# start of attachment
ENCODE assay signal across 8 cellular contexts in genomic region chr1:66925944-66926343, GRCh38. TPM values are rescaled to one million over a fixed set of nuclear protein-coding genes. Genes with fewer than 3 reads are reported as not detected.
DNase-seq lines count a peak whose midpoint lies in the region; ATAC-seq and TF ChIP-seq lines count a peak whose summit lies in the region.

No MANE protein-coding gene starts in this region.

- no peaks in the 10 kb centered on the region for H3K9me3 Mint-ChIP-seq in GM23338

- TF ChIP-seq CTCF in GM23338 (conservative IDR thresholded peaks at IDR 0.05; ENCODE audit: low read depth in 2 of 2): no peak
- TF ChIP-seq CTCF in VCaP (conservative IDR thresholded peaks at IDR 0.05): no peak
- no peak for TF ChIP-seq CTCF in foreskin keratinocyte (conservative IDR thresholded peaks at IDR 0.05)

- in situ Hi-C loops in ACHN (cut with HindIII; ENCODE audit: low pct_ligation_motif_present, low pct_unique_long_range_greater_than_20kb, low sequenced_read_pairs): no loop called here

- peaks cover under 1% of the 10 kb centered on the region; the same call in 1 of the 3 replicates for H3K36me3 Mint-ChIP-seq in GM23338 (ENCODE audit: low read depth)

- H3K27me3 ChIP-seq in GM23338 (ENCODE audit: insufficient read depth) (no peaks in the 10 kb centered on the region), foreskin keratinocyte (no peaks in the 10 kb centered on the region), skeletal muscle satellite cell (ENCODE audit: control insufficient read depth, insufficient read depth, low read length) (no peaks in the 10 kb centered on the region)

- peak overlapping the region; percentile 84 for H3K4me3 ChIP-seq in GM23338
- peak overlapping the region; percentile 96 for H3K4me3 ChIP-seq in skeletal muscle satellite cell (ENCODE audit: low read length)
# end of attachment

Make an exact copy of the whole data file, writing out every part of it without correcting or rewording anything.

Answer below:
ENCODE assay signal across 8 cellular contexts in genomic region chr1:66925944-66926343, GRCh38. TPM values are rescaled to one million over a fixed set of nuclear protein-coding genes. Genes with fewer than 3 reads are reported as not detected.
DNase-seq lines count a peak whose midpoint lies in the region; ATAC-seq and TF ChIP-seq lines count a peak whose summit lies in the region.

No MANE protein-coding gene starts in this region.

- no peaks in the 10 kb centered on the region for H3K9me3 Mint-ChIP-seq in GM23338

- TF ChIP-seq CTCF in GM23338 (conservative IDR thresholded peaks at IDR 0.05; ENCODE audit: low read depth in 2 of 2): no peak
- TF ChIP-seq CTCF in VCaP (conservative IDR thresholded peaks at IDR 0.05): no peak
- no peak for TF ChIP-seq CTCF in foreskin keratinocyte (conservative IDR thresholded peaks at IDR 0.05)

- in situ Hi-C loops in ACHN (cut with HindIII; ENCODE audit: low pct_ligation_motif_present, low pct_unique_long_range_greater_than_20kb, low sequenced_read_pairs): no loop called here

- peaks cover under 1% of the 10 kb centered on the region; the same call in 1 of the 3 replicates for H3K36me3 Mint-ChIP-seq in GM23338 (ENCODE audit: low read depth)

- H3K27me3 ChIP-seq in GM23338 (ENCODE audit: insufficient read depth) (no peaks in the 10 kb centered on the region), foreskin keratinocyte (no peaks in the 10 kb centered on the region), skeletal muscle satellite cell (ENCODE audit: control insufficient read depth, insufficient read depth, low read length) (no peaks in the 10 kb centered on the region)

- peak overlapping the region; percentile 84 for H3K4me3 ChIP-seq in GM23338
- peak overlapping the region; percentile 96 for H3K4me3 ChIP-seq in skeletal muscle satellite cell (ENCODE audit: low read length)